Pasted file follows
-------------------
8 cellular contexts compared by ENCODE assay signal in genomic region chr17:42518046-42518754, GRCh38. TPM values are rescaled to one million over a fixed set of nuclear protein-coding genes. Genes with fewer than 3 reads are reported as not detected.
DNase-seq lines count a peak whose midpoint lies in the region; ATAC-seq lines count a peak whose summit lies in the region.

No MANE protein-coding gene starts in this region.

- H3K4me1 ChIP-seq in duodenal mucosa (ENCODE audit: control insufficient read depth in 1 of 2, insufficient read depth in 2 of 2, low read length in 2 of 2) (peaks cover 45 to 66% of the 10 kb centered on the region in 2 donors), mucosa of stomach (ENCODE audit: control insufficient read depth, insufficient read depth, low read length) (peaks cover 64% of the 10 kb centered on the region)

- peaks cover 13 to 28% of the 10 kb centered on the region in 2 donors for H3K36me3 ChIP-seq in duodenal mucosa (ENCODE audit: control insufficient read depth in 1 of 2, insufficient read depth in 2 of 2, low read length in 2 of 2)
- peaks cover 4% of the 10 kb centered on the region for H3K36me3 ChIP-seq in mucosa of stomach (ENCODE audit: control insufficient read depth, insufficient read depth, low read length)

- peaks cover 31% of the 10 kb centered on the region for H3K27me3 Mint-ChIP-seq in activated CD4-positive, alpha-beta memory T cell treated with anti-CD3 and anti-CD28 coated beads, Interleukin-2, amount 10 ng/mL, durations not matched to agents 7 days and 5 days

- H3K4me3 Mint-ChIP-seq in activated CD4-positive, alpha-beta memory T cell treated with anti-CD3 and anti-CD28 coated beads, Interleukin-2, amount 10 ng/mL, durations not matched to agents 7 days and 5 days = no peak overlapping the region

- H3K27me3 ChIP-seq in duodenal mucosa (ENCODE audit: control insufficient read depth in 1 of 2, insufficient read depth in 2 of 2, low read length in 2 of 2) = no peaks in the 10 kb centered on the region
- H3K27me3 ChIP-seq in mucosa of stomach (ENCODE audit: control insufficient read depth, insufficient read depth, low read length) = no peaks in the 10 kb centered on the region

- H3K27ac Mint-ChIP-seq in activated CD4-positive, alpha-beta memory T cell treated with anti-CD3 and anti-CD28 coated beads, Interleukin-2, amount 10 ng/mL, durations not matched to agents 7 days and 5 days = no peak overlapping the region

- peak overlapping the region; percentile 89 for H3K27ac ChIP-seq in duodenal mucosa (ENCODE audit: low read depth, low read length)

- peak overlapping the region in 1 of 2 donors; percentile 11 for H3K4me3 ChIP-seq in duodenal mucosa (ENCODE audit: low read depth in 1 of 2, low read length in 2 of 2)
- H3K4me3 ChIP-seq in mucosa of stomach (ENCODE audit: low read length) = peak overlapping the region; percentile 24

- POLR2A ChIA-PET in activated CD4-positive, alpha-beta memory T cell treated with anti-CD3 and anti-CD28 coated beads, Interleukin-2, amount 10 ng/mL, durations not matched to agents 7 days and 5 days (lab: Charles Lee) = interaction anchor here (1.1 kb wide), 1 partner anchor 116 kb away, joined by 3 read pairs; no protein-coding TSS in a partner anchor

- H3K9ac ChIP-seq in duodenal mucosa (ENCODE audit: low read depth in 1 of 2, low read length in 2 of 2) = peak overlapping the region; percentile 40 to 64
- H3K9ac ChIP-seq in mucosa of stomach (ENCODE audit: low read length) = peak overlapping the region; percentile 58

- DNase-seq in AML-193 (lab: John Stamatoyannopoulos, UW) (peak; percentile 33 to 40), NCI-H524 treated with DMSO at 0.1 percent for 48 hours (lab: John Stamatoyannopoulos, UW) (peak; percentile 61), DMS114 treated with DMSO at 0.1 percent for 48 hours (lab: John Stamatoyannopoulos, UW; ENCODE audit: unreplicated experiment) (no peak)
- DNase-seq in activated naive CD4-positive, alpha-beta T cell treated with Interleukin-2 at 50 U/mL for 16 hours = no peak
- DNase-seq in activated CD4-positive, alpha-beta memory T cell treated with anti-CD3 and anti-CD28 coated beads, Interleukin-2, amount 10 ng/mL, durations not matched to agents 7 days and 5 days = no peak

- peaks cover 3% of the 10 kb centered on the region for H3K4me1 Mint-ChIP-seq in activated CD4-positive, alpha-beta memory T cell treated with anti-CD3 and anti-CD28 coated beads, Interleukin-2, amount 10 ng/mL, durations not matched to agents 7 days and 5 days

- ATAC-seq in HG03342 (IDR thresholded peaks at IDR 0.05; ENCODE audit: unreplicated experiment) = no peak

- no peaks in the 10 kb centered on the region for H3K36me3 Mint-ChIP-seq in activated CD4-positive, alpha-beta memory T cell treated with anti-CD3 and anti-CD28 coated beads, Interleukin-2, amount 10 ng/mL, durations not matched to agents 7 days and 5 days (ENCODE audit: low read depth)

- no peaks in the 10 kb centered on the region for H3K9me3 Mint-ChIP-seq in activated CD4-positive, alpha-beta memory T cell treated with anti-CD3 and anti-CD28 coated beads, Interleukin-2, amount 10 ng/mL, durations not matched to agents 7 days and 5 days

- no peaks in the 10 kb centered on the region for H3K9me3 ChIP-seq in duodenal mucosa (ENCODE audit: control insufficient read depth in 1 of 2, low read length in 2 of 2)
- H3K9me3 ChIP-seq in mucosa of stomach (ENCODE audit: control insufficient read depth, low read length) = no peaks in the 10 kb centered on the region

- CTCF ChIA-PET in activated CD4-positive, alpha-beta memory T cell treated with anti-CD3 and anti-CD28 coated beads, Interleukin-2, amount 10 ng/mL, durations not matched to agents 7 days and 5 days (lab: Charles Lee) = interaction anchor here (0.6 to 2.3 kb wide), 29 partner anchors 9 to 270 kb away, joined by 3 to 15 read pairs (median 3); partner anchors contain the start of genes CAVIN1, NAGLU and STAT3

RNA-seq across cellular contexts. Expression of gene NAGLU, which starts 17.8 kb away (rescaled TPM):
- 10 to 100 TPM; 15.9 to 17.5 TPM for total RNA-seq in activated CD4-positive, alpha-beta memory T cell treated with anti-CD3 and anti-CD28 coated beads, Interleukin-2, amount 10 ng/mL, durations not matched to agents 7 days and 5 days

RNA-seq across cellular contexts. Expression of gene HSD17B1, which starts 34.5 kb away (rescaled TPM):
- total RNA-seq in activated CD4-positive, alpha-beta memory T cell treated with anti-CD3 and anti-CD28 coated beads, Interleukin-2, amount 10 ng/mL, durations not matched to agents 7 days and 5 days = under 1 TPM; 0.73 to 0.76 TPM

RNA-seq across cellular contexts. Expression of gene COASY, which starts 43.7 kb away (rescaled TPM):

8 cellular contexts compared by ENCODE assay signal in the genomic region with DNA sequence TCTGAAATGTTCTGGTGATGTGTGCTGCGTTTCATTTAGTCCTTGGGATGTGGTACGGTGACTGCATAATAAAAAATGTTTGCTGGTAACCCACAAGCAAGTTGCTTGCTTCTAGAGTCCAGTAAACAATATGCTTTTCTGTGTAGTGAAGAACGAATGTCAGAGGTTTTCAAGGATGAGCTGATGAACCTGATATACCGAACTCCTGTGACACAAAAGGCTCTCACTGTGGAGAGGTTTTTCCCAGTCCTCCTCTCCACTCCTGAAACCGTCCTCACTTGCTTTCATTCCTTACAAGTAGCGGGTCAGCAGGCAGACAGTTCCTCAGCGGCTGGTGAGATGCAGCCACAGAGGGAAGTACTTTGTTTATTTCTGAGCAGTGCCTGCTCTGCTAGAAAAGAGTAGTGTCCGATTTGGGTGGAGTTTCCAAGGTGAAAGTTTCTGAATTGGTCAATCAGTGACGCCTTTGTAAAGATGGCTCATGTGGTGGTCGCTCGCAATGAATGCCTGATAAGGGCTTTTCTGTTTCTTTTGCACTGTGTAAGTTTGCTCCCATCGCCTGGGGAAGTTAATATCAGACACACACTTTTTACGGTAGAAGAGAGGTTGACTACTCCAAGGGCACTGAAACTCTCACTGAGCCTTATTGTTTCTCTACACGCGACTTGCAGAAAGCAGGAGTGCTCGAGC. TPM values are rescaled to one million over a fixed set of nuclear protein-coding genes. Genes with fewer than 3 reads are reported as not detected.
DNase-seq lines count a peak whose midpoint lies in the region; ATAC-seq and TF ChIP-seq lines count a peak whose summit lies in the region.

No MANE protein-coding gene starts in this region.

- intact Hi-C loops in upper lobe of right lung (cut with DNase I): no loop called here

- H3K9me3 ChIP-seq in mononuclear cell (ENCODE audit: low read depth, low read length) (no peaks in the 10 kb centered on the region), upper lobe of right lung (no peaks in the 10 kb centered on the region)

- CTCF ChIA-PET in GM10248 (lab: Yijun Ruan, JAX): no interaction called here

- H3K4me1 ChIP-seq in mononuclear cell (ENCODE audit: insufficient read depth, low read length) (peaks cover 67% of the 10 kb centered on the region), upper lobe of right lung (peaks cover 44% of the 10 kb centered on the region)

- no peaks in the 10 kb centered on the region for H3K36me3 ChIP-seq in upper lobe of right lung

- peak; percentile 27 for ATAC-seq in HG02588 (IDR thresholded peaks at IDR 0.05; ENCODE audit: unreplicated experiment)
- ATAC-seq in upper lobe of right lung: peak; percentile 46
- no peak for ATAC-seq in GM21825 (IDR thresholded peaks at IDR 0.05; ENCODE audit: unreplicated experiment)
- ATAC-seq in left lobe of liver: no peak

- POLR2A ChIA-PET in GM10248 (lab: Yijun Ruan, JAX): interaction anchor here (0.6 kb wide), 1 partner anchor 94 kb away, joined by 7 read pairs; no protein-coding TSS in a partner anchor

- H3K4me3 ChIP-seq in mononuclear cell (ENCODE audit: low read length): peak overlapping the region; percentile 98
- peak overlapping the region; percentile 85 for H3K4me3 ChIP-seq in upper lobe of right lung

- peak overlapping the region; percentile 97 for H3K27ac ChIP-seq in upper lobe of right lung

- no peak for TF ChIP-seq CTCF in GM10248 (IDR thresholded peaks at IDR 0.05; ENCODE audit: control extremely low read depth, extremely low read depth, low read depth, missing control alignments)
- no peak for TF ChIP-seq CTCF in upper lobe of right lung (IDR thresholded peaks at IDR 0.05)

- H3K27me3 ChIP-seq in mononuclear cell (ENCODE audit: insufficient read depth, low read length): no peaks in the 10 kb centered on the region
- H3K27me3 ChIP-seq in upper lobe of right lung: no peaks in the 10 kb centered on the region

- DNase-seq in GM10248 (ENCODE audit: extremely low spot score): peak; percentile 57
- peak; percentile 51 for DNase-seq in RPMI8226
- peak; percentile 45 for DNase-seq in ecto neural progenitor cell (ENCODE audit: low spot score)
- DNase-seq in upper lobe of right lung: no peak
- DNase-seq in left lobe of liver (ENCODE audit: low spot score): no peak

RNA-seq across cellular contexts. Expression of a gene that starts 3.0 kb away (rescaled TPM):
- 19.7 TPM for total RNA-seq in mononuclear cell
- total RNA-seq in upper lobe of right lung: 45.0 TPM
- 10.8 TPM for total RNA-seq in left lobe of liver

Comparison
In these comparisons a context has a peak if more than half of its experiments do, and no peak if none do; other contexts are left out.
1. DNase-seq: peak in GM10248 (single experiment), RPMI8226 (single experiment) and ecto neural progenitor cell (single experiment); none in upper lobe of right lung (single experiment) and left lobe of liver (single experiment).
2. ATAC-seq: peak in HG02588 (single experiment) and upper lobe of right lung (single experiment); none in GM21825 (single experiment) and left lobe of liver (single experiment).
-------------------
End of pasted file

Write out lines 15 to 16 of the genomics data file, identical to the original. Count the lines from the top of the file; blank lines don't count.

- POLR2A ChIA-PET in activated CD4-positive, alpha-beta memory T cell treated with anti-CD3 and anti-CD28 coated beads, Interleukin-2, amount 10 ng/mL, durations not matched to agents 7 days and 5 days (lab: Charles Lee) = interaction anchor here (1.1 kb wide), 1 partner anchor 116 kb away, joined by 3 read pairs; no protein-coding TSS in a partner anchor

- H3K9ac ChIP-seq in duodenal mucosa (ENCODE audit: low read depth in 1 of 2, low read length in 2 of 2) = peak overlapping the region; percentile 40 to 64